Apple isn't freaking out about AI, it's rope-a-doping the competition

Tim Cook at WWDC 2023
(Image credit: Getty Images)

Everyone's saying Apple was caught flat-footed in the AI race. While Google, Microsoft, and OpenAI are busy reimagining how we interact with everything from computers and operating systems to search and spreadsheets, Apple delivered ho-hum machine-learning enhancements to well-worn features like auto-correct.

Maybe so. Maybe not.

How often has Apple been first or even second – on anything? Apple virtually never creates a category. Instead, starting with Steve Jobs and Steve Wozniak in the late 1970s and early 1980s and continuing through to this day with Apple CEO Tim Cook, Apple watches a sector develop as it's shaped by both the hubris of early movers and the excitement of early-adopter consumers.

That relationship is never wholly satisfying. The early adopters appreciate the innovation but are often left wondering why the new technology doesn't live up to their sometimes wild expectations. Developers and engineers, on the other hand, struggle to make that secret sauce.

Then Apple arrives and, for lack of a better term, shows them how it's done.

Is AI history repeating itself?


Someday, it'll be like talking to a firend. (Image credit: Shutterstock)

Apple's chill AI approach

In a recent Bloomberg report, Apple soothsayer Mark Gurman claims the company was caught by surprise by the AI explosion across Google Bard, Bing Chat, Chat GPT, and other generative innovations and is now suffering through, if not an existential crisis, at least some heavy anxiety.

He describes how the company is apparently spending over a billion dollars a year on its own AI project.

I think Gurman has it half-right. $1 billion might sound like a lot but Apple has, according to estimates, $64 billion in cash and brings in at least as many billions in profit each year. It apparently spent $100 billion developing the Vision Pro, a perfect example of Apple taking its dear-sweet time finding its way into an already established market with a product that could potentially alter the course of VR and mixed reality hardware and software.

Personally, I don't think there's much anxiety at all surrounding AI at Apple. Cook isn't forcing developers to do Apple Spaceship laps while they sort out how to transform Siri from a conversational dullard into your new AI best friend.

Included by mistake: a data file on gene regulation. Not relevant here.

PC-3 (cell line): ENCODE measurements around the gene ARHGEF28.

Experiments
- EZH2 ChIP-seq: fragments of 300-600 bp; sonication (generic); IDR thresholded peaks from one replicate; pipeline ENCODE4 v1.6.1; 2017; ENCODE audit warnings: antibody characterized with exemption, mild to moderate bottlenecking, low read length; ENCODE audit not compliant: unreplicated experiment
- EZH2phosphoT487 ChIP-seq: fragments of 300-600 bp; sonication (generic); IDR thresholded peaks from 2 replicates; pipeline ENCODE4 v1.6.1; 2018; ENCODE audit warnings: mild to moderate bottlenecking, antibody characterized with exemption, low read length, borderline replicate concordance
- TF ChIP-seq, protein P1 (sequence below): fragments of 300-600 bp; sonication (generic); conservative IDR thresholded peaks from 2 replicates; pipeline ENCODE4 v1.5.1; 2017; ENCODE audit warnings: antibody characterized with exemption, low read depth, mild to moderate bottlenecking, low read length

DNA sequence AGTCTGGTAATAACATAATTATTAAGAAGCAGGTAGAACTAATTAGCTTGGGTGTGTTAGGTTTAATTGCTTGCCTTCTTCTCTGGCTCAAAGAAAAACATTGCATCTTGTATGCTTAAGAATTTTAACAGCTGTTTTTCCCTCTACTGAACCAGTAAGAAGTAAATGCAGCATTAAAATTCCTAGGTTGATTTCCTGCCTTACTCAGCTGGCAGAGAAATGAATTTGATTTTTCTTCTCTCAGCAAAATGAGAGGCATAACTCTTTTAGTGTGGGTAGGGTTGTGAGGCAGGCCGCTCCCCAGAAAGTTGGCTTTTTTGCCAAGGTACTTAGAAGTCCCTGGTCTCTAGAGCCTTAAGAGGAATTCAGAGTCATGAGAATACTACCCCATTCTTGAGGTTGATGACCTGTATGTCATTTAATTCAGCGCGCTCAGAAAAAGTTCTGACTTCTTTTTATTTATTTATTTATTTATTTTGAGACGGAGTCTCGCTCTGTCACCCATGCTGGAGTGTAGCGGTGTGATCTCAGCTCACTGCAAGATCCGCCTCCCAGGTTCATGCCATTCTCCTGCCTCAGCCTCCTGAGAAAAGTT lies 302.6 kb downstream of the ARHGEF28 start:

In reality, Apple's deep experience in AI at a chip and platform level positions it almost perfectly to take this next logical step.

It's true, there are issues to work out. As Gurman notes, Apple can't simply deliver a powerful new cloud-based AI, Siri or otherwise. Its strict privacy principles make that all but impossible. The hybrid approach Gurman describes makes sense.

If there is any sort of crisis revolving around AI, it's surely in relation to how Apple brings ground-breaking AI to its billions of customers without breaking its privacy promises.

Faster than the artisans

Granted, Apple's miscalculation here might have been assuming that people would not adopt relatively unfinished and even untrustworthy products. Early AI (and yes, it's still early days) has been nothing short of a sensation. The things we can create are remarkable and concerning. Plus, Apple's typical timeline usually allows for slower (even 18-month) development cycles among competitors. This is one of the first tech sectors that is changing almost weekly and delivering those changes to consumers in record time.

Naturally, despite how it may look, Apple is not sitting still. It has the people, the tools, and the money to build this and it has the market reach to make a global impact by the time iOS 18 rolls out in September 2024.

So, don't base your assessment of how well Apple is doing in this AI quest on how much money it's spending or how long it's taking it to get there.

Like the iPad, iPhone, iPad, iMac, MacBook, Apple IIe, and Macintosh before it, Apple's Siri Pro or whatever they call it will arrive in its own good time and, if I had to guess, disrupt the AI industry we thought we knew.

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Lance Ulanoff
US Editor in Chief

A 35-year industry veteran and award-winning journalist, Lance has covered technology since PCs were the size of suitcases and “on line” meant “waiting.” He’s a former Lifewire Editor-in-Chief, Mashable Editor-in-Chief, and, before that, Editor in Chief of and Senior Vice President of Content for Ziff Davis, Inc. He also wrote a popular, weekly tech column for Medium called The Upgrade.

Lance Ulanoff makes frequent appearances on national, international, and local news programs including Live with Kelly and Ryan, Fox News, Fox Business, the Today Show, Good Morning America, CNBC, CNN, and the BBC.